Understandably, even Harry repeatedly stops to question whether this is all a dream. De Jarnatt’s film itself certainly hints that it is. His camera glides through a narcotic blur of moon-glow blue, deep reds, and sparkling neon lights—centered on the glowing, Googie mecca of Hollywood’s beloved Johnie’s Diner—that’s only intensified by Tangerine Dream’s minimalist synth pulses. Meanwhile, everything proceeds according to a sort of dream logic. Harry and Julie’s courtship plays out quickly and with suspiciously few words; more time is spent discussing the history of evolution than what they even like about each other. When Crosby’s Landa rallies the other diners into a van headed for the airport, hoping to charter a plane to Antarctica, Harry is unthinkingly swept along, only to jump off the back of the speeding truck to go after Julie instead. Almost immediately, he hijacks a car at gunpoint and inadvertently kills a few people. All of this unfurls at such a manic, glibly humorous pace—like an apocalyptic After Hours—that there doesn’t seem to be real-life consequence to any of it.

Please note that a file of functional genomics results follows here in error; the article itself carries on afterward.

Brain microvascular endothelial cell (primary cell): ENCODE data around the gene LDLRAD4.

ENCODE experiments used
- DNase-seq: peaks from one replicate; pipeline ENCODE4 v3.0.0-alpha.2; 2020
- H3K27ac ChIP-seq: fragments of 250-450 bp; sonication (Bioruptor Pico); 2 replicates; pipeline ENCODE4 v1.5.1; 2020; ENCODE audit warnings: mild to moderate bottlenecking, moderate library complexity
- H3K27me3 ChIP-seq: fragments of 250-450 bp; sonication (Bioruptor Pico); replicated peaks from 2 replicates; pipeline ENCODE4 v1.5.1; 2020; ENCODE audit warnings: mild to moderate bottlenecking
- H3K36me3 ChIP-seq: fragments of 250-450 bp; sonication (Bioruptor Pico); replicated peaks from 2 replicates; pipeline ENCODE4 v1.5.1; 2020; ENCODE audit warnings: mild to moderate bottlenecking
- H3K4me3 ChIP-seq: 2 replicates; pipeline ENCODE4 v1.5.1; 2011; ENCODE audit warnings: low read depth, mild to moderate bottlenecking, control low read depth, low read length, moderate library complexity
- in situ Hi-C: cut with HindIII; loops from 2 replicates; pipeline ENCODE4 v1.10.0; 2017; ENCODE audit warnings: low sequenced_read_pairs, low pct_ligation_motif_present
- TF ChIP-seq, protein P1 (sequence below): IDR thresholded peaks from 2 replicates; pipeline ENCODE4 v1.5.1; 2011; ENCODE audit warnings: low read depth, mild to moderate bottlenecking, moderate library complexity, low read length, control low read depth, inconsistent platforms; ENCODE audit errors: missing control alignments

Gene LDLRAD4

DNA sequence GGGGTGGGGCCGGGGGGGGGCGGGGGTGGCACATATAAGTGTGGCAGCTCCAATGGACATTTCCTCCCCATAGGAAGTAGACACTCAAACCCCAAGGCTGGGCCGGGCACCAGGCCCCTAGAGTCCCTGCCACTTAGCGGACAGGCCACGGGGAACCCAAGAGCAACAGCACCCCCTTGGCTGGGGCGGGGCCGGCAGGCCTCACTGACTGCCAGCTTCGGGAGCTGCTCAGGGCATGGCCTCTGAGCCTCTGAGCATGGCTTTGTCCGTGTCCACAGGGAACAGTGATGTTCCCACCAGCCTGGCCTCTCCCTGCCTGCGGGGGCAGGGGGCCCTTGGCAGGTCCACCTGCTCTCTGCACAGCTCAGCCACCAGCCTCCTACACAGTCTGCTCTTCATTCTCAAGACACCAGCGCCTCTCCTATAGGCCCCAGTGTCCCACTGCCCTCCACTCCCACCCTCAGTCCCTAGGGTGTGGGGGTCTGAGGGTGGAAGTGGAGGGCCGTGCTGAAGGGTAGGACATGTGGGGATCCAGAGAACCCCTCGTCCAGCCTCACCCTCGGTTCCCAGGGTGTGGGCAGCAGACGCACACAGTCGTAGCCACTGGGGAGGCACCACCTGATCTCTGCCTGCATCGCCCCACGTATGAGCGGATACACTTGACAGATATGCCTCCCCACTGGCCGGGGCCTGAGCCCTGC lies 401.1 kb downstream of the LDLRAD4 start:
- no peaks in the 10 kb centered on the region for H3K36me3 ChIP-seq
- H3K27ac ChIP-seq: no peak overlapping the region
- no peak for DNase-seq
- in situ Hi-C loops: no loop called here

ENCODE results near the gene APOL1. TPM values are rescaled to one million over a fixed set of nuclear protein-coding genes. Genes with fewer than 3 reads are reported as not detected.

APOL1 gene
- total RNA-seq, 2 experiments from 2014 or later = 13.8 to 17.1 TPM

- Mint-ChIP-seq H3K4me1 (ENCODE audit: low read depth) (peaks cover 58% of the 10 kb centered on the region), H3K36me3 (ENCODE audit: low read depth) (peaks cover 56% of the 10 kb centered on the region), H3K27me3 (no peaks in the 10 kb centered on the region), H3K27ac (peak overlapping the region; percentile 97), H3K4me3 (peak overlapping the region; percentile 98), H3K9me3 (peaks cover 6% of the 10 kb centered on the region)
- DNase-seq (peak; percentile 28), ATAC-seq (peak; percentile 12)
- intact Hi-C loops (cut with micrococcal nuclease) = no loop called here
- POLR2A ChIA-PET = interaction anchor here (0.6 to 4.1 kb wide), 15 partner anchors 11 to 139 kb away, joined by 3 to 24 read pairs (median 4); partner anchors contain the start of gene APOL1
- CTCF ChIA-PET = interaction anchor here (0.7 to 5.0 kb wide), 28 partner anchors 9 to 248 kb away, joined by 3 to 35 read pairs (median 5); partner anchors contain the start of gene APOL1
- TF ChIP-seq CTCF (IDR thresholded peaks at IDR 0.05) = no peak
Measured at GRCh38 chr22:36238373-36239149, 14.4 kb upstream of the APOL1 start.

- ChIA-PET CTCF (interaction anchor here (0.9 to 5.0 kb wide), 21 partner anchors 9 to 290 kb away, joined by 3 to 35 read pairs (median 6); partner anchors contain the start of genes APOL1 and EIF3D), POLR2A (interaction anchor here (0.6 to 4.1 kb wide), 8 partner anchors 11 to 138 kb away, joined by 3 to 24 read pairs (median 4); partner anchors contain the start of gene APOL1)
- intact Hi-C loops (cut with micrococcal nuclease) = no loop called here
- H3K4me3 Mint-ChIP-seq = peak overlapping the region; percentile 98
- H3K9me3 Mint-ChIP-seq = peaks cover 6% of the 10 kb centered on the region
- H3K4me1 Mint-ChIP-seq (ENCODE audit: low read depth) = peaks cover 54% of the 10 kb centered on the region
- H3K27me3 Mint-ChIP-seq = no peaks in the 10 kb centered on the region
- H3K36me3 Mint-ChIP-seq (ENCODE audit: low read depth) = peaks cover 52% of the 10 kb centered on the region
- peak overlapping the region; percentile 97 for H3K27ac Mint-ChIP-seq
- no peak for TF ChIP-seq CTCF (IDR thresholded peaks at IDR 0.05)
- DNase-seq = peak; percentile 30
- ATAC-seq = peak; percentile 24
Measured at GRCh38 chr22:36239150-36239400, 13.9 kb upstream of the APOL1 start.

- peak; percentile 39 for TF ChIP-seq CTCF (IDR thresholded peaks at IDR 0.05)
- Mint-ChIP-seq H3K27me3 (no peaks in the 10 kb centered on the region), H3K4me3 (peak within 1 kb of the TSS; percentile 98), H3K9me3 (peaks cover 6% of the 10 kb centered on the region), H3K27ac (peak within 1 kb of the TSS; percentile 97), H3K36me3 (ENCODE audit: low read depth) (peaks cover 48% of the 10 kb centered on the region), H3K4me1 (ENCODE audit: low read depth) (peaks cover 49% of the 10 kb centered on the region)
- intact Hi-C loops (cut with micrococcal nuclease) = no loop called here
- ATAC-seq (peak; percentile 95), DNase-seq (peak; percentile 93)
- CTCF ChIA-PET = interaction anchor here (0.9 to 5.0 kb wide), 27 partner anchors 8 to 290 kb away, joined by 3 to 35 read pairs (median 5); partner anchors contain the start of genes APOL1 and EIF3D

The flashes of surrealism and humor keep that hope alive as well. As rumors of impending attack spread, L.A. devolves into a chaos that is, at once, terribly real and again, exaggeratedly comic. Trapped in a traffic snarl on Wilshire Boulevard, terrified citizens being shooting each other out of a complete lack of anything more constructive to do; Harry evades one of them by crawling past a corpse clutching a bloodied copy of Variety. By the time he’s stalking through an aerobics class, brandishing a revolver in search of a helicopter pilot, Miracle Mile has taken so many wild tonal detours and bizarre feints, it definitely seems to be building toward the reveal that Harry having some kind of MTV-fueled nightmare.